exist - to inform the systems that generate them. Now that I know how
much of a given stat I want a player to have, I have the first piece of
information I need to figure out how many stats players can get from
So, back to "art." Champions is a super-heroic game, and to me, that
meant that most of a player's potential and power should come from
their own power, their own choice, and their own superhuman abilities.
Of course, as a competing tension, I want gear to be meaningful and
exciting - just not quite as all powerful and influential as it is in
other games. In the end, I negotiated out with Antiproton (our items
and rewards lead) for items to get 42.5% of the player's total stat
budget. Super stats got 40%, talents get 15%, and "base" value is 2.5%.
Those are the proportions that "felt" right after a lot of discussion
and testing, but they're far from the only valid choices we could have
So, now we have a new baseline value; a player should be able to get up
to 85 points in a given stat from their gear at level 40. This is what
we call a derived baseline, or more properly a one step derived
baseline. In on other words, unlike the arbitrary choice of "200" for
stat peak at level 40, this value is not arbitrary; it's calculated,
and it can't be changed. I could go back and change the precedent
factors that generated it, such as changing the stat peak at a given
level, or changing the itemization budget, but if those values don't
change, I can't change this value without invalidating everything else
that derives from those precedents. (I'll show what I mean by that in a
The next step after generating the item value baseline is to put it to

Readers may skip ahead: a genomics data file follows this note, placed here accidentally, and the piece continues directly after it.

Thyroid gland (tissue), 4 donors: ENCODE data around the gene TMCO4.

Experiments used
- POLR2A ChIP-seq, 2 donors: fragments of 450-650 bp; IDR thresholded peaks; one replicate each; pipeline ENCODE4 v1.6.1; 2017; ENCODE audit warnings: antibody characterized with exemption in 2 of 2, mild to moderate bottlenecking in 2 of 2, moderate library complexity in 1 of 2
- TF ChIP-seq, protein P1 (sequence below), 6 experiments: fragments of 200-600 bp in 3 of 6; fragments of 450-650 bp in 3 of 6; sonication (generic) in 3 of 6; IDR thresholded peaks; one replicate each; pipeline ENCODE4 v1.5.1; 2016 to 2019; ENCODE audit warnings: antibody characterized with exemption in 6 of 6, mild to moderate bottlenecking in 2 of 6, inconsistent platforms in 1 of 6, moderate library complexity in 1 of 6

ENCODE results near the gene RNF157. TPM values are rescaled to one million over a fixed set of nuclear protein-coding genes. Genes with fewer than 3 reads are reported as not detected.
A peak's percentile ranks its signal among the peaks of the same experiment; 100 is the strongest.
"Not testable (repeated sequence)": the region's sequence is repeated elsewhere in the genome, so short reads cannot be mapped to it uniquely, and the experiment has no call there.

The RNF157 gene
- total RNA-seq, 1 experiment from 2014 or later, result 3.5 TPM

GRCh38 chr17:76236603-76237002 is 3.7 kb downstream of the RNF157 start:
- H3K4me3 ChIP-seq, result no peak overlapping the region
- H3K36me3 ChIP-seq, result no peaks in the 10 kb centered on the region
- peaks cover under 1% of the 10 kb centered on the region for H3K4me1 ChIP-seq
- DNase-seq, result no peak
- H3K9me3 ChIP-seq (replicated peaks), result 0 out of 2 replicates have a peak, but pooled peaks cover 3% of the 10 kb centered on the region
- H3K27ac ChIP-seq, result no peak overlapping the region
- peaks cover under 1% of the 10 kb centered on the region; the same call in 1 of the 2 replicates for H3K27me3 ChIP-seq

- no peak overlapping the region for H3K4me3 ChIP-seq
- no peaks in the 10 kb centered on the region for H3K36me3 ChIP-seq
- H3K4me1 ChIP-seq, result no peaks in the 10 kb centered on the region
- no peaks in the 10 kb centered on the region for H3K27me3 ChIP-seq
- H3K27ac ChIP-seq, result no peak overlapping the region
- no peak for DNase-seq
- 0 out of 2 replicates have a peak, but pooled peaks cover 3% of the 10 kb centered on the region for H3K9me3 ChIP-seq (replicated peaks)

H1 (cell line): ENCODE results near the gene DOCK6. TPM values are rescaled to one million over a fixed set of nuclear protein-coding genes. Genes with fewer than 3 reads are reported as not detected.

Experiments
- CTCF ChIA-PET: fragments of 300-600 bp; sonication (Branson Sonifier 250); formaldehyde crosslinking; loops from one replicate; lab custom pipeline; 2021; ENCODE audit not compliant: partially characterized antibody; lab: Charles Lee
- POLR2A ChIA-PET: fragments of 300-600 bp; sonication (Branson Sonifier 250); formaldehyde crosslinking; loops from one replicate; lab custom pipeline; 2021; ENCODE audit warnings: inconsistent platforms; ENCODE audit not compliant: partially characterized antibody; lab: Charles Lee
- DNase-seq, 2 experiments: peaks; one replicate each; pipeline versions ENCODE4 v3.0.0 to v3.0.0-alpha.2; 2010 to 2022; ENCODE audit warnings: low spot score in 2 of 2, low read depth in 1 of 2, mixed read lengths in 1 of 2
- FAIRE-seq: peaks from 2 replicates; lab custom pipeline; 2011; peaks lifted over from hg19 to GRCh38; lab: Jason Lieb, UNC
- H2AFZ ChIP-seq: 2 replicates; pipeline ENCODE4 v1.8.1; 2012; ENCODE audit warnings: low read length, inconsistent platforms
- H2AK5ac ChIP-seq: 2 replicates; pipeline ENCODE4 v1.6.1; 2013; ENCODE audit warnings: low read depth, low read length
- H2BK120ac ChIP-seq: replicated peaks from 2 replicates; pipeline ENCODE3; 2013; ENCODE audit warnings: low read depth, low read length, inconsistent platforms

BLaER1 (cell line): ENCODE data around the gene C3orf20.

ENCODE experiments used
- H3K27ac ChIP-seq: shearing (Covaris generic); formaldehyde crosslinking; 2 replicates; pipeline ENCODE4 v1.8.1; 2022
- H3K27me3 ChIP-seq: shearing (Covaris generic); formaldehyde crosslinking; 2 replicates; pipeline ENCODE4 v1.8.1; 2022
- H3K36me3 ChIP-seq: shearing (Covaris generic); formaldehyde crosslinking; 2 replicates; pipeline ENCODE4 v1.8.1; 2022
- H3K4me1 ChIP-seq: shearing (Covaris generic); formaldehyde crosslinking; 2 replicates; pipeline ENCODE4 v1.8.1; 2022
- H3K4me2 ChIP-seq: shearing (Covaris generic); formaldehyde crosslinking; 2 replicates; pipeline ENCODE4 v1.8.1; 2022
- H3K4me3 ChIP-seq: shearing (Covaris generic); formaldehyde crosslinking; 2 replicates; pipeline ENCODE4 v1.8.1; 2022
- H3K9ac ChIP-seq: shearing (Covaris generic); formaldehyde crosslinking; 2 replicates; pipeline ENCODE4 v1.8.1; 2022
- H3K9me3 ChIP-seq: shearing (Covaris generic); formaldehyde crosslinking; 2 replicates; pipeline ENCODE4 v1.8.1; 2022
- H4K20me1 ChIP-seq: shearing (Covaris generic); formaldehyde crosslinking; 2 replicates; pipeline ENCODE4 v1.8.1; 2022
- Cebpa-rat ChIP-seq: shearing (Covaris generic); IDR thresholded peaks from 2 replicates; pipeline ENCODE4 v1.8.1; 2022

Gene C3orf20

work, and derive actual values for actual items. In order to do that,
we need to have an understanding of what kind of gear, how much gear,
and what the quality of that gear is at each level.
In Champions, we expect players to make multi-dimensional progress
through their gear. That is, they not only get higher level gear as
they level up, but they also get higher quality gear. This idea of
quality is represented by the color bands; white, yellow, green, blue,
purple. At level one, we expect players to be in level one whites. At
level 21, however, we expect players to have graduated completely out
of whites, and be in an approximately balanced blend of yellows and
greens. It's certainly possible to do better than that. Even a solo
player that did lots of mission content, did all the open missions (and
did well at them) could have more greens than yellows and maybe even a
blue or two. That's not, however, who we're balancing for. We're
balancing for the "average" player. Doing so means that we can feel
confident that an "average" player has a good, balanced experience, and
that an exceptional player gets to feel extra strong as a reward for
their hard work.
This table, the "desired build" table, was created by feel; we
hand-entered values and ratios to make a gear progression that we felt
would give a slow but steady improvement. The effect of that table,
however, is dramatic. Every drop table in the game as well as the
schedule of rewards for missions that our content designers use is
driven by this table, and the rates and values of drops are calculated
with brutal specificity to generate drop rates that actually match what
our "desired build" requests. Actually, the drop rates are very
slightly rigged in the player's favor, to allow players with just a
tiny bit of luck or determination to do better than the table mandates.
The point of baselines isn't to limit players or crush their potential;
it's to establish the minimum expected values that we eagerly hope
players will work to exceed.
Now that we've set up the basic expectations, next time I'll delve more
into combat balancing and how it all ties together.